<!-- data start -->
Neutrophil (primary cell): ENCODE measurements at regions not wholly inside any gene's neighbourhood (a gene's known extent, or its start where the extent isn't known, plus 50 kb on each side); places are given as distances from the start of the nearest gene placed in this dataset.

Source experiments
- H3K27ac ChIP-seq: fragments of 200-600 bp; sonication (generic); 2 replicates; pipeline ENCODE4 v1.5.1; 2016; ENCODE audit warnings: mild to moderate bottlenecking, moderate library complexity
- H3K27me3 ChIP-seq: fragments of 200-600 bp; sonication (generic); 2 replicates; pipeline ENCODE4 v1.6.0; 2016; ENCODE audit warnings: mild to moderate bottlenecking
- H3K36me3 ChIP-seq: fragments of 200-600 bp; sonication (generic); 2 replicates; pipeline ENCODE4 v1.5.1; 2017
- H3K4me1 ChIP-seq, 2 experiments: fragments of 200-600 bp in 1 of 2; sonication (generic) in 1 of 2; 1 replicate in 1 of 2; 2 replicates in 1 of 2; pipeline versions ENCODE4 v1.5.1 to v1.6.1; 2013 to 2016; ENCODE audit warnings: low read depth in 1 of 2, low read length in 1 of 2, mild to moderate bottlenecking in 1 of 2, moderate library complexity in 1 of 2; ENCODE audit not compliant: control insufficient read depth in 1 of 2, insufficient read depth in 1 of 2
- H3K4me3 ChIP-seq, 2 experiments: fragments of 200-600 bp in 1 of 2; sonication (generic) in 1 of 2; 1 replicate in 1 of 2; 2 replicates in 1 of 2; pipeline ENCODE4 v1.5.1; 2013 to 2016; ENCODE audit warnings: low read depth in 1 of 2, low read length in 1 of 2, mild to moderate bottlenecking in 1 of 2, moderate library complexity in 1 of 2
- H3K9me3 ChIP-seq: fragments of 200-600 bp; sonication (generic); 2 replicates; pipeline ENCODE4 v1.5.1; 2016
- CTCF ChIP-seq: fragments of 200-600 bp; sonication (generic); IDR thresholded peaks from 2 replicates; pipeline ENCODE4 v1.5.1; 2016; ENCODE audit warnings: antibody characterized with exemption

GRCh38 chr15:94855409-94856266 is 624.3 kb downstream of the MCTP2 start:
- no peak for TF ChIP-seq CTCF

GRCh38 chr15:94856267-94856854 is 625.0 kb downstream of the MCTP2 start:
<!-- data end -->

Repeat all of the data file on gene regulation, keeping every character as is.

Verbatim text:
Neutrophil (primary cell): ENCODE measurements at regions not wholly inside any gene's neighbourhood (a gene's known extent, or its start where the extent isn't known, plus 50 kb on each side); places are given as distances from the start of the nearest gene placed in this dataset.

Source experiments
- H3K27ac ChIP-seq: fragments of 200-600 bp; sonication (generic); 2 replicates; pipeline ENCODE4 v1.5.1; 2016; ENCODE audit warnings: mild to moderate bottlenecking, moderate library complexity
- H3K27me3 ChIP-seq: fragments of 200-600 bp; sonication (generic); 2 replicates; pipeline ENCODE4 v1.6.0; 2016; ENCODE audit warnings: mild to moderate bottlenecking
- H3K36me3 ChIP-seq: fragments of 200-600 bp; sonication (generic); 2 replicates; pipeline ENCODE4 v1.5.1; 2017
- H3K4me1 ChIP-seq, 2 experiments: fragments of 200-600 bp in 1 of 2; sonication (generic) in 1 of 2; 1 replicate in 1 of 2; 2 replicates in 1 of 2; pipeline versions ENCODE4 v1.5.1 to v1.6.1; 2013 to 2016; ENCODE audit warnings: low read depth in 1 of 2, low read length in 1 of 2, mild to moderate bottlenecking in 1 of 2, moderate library complexity in 1 of 2; ENCODE audit not compliant: control insufficient read depth in 1 of 2, insufficient read depth in 1 of 2
- H3K4me3 ChIP-seq, 2 experiments: fragments of 200-600 bp in 1 of 2; sonication (generic) in 1 of 2; 1 replicate in 1 of 2; 2 replicates in 1 of 2; pipeline ENCODE4 v1.5.1; 2013 to 2016; ENCODE audit warnings: low read depth in 1 of 2, low read length in 1 of 2, mild to moderate bottlenecking in 1 of 2, moderate library complexity in 1 of 2
- H3K9me3 ChIP-seq: fragments of 200-600 bp; sonication (generic); 2 replicates; pipeline ENCODE4 v1.5.1; 2016
- CTCF ChIP-seq: fragments of 200-600 bp; sonication (generic); IDR thresholded peaks from 2 replicates; pipeline ENCODE4 v1.5.1; 2016; ENCODE audit warnings: antibody characterized with exemption

GRCh38 chr15:94855409-94856266 is 624.3 kb downstream of the MCTP2 start:
- no peak for TF ChIP-seq CTCF

GRCh38 chr15:94856267-94856854 is 625.0 kb downstream of the MCTP2 start: